Why do some kids seem to do just fine at school, but misbehave at home?
Many kids, especially grade-schoolers often keep it together in school, but run out of steam at the end of the day. That leaves parents greeting frazzled and fatigued youngsters at the doorstep.
Home is familiar and a safer environment to misbehave. Home also lacks the peer pressure, the boundaries and the incentives to behave typical in a classroom setting. Students know what’s expected of them and what the consequences are for not following the rules.
What about the child who’s easy at home, but more difficult at school?
Sometimes these kids haven’t figured out what’s expected of them. And some kids find the schoolroom stressful. The parent should question: does the child feel like she is accepted and valued in her class? Is there any dissonance there?
Say, for example, your kindergartener loves to draw, but her teacher doesn’t allow drawing in class. She might think her teacher doesn’t like her, and she might decide she doesn’t like school.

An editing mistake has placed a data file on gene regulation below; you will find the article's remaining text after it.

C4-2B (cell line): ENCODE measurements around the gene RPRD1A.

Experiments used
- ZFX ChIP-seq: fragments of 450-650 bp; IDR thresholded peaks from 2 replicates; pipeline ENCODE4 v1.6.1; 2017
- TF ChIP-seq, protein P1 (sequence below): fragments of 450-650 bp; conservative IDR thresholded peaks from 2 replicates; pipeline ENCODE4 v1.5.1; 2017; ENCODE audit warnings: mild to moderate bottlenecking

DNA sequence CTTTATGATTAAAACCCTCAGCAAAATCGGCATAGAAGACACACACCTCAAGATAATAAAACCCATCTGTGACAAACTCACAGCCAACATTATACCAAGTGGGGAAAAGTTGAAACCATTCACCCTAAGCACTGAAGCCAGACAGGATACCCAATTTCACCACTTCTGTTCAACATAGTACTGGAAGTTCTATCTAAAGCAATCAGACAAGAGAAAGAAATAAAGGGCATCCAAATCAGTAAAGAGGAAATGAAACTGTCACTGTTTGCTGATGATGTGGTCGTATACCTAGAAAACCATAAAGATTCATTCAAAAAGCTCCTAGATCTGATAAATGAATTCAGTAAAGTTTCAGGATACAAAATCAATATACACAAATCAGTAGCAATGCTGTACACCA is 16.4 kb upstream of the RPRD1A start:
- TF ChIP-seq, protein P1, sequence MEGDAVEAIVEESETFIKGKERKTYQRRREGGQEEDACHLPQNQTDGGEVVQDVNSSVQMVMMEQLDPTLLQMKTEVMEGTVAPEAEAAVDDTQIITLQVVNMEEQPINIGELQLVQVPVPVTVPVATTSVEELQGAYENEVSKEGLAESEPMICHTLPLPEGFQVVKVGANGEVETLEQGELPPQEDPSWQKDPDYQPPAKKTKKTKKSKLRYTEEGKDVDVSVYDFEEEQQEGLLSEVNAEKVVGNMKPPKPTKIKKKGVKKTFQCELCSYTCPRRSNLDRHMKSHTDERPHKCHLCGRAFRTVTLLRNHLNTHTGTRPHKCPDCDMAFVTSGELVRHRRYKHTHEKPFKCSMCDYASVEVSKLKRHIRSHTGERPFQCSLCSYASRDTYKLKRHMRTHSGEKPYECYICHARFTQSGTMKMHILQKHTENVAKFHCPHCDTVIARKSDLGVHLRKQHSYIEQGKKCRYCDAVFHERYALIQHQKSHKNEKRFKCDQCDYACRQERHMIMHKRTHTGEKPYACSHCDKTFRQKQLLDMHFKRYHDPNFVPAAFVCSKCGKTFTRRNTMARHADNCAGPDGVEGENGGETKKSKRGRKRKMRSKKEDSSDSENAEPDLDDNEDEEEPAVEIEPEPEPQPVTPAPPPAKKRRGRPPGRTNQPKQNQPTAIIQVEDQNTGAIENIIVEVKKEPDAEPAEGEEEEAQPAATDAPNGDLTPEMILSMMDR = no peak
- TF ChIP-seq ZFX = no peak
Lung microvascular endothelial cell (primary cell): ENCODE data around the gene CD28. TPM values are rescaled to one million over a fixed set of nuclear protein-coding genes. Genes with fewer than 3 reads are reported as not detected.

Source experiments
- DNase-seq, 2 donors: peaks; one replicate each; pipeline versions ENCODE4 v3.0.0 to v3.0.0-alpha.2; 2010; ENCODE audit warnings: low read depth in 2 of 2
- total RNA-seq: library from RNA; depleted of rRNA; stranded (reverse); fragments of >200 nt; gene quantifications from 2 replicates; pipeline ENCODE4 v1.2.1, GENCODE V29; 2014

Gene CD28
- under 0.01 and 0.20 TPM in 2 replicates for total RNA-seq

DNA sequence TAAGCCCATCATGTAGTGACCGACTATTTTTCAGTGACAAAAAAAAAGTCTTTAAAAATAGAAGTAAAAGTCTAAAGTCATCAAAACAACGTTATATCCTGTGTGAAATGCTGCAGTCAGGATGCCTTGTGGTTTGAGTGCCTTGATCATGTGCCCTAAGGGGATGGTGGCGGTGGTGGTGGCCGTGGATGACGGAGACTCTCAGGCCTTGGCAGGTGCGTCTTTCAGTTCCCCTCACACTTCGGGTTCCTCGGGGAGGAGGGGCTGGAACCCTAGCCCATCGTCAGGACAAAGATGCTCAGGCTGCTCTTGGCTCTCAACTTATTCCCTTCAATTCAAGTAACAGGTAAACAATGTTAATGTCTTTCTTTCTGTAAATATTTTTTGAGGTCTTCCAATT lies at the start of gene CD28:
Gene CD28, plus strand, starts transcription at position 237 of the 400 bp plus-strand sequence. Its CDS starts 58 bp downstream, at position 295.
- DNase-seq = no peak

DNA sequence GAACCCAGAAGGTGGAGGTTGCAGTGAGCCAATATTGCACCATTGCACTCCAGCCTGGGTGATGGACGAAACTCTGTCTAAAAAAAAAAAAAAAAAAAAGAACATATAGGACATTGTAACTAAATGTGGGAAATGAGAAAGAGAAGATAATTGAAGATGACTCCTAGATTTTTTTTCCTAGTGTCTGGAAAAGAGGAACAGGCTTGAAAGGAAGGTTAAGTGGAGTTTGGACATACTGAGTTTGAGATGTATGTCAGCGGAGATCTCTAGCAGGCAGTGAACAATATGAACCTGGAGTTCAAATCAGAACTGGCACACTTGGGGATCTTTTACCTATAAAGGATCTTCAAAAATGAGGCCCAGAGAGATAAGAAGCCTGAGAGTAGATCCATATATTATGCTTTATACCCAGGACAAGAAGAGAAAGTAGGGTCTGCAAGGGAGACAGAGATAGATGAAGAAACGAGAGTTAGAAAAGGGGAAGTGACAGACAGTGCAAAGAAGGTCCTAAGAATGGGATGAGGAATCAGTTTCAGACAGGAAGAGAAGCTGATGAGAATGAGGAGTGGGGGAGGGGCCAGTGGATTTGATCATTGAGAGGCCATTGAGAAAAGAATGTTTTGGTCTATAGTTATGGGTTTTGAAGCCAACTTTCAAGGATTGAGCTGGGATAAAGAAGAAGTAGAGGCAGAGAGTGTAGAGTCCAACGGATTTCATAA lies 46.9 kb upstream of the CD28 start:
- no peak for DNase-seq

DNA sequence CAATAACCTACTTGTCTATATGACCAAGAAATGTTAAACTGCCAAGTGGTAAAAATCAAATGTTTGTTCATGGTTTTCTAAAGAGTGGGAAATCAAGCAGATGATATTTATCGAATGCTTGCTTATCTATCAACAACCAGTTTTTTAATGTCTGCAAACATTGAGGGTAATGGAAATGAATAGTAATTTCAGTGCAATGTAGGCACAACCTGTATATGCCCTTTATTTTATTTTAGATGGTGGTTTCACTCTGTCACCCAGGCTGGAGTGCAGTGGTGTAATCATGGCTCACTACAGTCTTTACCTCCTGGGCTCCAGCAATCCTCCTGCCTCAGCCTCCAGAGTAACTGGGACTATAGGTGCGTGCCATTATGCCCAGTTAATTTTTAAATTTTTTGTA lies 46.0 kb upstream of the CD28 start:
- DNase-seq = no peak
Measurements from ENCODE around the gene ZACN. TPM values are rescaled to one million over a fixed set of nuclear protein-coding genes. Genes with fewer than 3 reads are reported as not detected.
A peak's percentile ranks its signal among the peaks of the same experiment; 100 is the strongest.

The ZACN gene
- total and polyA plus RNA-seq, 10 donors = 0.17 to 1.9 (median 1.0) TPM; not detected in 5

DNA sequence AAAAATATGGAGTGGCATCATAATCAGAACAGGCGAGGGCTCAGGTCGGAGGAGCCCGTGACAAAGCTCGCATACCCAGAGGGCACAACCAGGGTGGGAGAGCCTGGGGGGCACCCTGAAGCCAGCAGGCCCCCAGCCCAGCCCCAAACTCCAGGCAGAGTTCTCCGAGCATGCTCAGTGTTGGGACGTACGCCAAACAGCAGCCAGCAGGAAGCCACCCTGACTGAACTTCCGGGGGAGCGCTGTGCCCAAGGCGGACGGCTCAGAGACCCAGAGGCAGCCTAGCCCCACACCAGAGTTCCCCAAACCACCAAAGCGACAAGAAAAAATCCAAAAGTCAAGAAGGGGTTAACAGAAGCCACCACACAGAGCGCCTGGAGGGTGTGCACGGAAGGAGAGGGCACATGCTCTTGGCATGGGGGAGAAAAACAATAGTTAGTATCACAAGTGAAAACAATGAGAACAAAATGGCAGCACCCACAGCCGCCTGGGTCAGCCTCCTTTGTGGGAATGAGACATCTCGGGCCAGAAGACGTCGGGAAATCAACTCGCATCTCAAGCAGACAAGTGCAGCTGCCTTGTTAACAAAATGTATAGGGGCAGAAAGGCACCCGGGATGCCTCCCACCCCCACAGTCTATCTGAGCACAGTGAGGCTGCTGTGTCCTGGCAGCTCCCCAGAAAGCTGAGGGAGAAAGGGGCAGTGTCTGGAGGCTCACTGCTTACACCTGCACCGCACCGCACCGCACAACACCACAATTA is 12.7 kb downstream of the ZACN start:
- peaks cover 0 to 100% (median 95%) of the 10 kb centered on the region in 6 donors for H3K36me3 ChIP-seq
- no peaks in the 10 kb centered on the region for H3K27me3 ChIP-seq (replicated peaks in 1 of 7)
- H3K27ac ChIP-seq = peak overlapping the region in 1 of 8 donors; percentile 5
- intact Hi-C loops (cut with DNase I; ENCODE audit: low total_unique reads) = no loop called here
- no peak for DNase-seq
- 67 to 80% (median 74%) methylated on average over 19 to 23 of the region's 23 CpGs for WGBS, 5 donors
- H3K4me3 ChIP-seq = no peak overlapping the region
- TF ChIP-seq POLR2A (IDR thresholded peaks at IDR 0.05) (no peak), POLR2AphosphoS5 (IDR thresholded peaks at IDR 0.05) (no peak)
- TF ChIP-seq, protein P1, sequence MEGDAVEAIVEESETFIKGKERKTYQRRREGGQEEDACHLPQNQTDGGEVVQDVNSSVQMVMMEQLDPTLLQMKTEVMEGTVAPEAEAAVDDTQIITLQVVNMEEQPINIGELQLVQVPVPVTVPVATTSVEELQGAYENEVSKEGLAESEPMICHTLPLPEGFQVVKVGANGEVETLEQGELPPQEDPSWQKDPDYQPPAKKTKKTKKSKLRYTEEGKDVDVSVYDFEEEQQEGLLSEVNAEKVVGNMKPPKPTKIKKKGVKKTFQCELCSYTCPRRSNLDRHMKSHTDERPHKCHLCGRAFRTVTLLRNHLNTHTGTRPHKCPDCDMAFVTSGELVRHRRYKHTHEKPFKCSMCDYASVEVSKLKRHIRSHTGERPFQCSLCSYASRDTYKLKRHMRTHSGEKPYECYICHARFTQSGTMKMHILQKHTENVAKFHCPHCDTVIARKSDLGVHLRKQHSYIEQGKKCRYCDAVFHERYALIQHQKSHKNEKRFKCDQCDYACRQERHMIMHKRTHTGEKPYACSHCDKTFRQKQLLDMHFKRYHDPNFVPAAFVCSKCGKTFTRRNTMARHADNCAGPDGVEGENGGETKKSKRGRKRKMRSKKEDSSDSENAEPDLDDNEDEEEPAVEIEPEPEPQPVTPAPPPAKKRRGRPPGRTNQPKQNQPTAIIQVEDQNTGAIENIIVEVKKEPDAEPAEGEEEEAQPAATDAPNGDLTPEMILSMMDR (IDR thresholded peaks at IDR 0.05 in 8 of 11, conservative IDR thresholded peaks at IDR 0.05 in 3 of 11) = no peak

When should parents be concerned?
If your child is having problems in both arenas, that’s a red flag. It’s also a red flag if the situation is getting worse in either arena. That’s when you should find a counselor, , consult with a pediatrician, talk to your child’s teacher. There are lots of strategies. But if you are feeling you’re out of your league, it’s time to get help.
What can parents do to help kids make smooth transitions between home and school?
- Talk about it
- Find a good fit
- Slow down
- Get help
What kinds of expectations do your have for your child at home and at school? Discuss appropriate behavior, what the teacher expects from him, what you expect from him – and how he needs to act around his friends.
If there are more problems at school, there’s a chance your child could be in the wrong class. Is he bored? Or is the work too difficult for him? Maybe his personality is not jelling with the teacher’s. If you think one of these things is happening, talk to the teacher or school counselor.
Don’t over schedule or fit in “one more stop” on the way to or from school. Kids don’t do well with rushing. And de-stress before your child comes home. It’s nice to come home to a welcoming, calm house.
If your child is having behavioral problems at school and at home, talk to your pediatrician, the school counselor about what the causes could be. Then go to the right professionals and get some help.